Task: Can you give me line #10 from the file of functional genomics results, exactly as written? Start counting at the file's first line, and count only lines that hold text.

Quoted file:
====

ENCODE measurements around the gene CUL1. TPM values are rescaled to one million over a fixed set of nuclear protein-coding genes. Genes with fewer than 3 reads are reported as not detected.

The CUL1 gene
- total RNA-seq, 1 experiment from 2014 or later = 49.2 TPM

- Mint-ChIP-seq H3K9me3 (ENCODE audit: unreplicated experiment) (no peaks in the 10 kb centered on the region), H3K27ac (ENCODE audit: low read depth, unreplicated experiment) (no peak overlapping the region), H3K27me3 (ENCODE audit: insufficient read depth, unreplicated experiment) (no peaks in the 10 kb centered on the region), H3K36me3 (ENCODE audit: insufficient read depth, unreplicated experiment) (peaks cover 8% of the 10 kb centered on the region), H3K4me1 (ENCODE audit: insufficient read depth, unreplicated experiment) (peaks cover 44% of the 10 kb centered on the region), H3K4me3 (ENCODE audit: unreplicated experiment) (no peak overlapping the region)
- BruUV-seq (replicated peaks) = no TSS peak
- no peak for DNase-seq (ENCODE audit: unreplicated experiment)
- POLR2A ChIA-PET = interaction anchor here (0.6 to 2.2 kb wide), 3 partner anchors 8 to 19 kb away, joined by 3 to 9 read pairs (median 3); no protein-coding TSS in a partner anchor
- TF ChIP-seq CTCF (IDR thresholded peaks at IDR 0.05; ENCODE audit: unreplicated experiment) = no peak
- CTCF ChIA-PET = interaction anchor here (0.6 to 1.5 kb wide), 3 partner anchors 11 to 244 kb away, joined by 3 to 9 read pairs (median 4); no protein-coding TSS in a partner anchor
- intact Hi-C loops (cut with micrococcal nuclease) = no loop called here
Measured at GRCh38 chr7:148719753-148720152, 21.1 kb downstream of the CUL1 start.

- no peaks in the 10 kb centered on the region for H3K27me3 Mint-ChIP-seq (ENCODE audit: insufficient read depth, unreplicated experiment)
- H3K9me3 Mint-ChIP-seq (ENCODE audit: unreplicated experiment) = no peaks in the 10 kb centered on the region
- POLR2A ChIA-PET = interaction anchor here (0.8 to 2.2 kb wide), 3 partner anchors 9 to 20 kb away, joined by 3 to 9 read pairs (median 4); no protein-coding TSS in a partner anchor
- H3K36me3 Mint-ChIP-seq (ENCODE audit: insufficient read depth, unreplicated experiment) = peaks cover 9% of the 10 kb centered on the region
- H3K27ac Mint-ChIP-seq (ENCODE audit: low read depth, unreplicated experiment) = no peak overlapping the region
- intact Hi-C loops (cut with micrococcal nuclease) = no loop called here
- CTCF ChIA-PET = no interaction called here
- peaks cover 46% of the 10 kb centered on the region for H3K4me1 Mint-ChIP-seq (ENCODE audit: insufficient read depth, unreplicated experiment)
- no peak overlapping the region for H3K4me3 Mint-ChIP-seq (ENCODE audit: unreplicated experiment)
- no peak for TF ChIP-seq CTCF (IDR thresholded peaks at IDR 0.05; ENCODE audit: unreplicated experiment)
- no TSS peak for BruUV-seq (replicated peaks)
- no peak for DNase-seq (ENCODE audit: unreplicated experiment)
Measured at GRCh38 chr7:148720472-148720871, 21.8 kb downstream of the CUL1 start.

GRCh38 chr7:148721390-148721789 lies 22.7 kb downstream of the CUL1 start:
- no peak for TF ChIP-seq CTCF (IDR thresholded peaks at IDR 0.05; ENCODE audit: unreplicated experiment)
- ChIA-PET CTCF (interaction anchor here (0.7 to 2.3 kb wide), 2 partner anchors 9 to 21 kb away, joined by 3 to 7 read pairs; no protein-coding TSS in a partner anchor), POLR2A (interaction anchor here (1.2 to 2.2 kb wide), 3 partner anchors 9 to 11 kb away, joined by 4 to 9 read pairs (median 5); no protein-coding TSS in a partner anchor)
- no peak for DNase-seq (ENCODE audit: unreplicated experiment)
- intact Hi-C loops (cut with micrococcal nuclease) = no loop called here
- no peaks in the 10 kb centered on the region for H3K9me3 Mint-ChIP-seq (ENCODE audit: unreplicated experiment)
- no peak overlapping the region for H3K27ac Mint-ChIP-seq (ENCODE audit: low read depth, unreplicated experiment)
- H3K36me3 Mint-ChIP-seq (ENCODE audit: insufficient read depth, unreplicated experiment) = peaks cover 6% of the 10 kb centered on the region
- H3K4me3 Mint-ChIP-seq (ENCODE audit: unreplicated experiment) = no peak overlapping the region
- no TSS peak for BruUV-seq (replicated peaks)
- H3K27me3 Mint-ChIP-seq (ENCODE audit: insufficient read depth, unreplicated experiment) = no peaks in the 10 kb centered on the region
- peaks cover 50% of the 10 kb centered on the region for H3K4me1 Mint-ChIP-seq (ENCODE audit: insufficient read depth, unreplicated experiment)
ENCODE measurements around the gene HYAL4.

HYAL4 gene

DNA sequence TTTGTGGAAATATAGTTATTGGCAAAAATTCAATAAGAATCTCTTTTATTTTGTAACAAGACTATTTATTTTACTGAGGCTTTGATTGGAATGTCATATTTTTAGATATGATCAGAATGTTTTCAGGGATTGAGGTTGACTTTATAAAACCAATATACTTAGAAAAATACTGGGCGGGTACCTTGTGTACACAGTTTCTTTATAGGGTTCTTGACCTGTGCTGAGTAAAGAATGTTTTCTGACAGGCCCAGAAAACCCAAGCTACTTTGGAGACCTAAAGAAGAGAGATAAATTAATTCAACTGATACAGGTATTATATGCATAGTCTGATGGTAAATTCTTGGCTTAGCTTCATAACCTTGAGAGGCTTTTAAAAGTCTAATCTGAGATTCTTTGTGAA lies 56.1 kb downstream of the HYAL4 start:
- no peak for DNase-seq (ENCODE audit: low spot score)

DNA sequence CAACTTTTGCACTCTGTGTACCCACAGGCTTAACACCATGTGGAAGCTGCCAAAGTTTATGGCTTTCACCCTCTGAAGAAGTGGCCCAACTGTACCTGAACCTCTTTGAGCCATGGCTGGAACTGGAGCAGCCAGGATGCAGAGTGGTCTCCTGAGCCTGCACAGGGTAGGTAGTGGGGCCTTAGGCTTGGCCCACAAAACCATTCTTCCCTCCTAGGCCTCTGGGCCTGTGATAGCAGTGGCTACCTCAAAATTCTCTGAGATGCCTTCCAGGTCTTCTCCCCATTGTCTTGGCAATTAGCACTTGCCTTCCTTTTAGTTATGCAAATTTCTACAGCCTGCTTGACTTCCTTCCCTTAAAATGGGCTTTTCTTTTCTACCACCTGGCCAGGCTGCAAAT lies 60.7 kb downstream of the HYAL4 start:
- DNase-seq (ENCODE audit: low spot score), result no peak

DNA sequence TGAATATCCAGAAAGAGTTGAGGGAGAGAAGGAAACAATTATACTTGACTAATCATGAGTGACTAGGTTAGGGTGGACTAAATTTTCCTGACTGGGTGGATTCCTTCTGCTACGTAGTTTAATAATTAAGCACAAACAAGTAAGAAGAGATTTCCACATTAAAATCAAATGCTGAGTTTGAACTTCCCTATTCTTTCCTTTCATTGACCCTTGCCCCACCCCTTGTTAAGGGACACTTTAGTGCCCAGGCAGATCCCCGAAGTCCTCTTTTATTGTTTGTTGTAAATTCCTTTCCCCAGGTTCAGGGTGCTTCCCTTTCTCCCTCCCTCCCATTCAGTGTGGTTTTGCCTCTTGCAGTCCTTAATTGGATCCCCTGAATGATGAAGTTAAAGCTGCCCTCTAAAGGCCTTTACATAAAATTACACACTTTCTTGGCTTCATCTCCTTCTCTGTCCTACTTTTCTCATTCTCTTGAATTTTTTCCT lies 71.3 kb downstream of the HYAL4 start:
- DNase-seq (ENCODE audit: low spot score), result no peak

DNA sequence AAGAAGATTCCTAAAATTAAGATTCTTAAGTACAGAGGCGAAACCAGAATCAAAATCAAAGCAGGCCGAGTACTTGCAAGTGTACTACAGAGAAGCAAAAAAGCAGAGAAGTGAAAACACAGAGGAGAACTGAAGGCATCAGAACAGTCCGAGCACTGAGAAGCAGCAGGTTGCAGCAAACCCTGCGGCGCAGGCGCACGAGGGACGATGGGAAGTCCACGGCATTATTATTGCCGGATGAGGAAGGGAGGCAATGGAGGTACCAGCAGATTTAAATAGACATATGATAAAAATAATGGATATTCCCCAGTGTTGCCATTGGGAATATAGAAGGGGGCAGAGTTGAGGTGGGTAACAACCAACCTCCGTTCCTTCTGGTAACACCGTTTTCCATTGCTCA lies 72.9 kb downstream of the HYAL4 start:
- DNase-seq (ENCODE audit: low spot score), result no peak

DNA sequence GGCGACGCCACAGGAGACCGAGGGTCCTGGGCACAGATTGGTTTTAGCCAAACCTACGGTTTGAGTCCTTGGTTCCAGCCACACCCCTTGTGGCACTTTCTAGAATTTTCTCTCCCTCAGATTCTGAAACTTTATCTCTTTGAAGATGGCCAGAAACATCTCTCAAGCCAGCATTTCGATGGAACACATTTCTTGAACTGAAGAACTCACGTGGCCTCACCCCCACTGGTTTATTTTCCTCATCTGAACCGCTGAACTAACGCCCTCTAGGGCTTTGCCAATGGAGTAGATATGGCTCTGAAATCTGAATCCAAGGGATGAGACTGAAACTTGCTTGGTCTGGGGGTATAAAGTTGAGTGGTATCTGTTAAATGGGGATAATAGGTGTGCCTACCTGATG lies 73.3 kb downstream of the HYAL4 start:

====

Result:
- intact Hi-C loops (cut with micrococcal nuclease) = no loop called here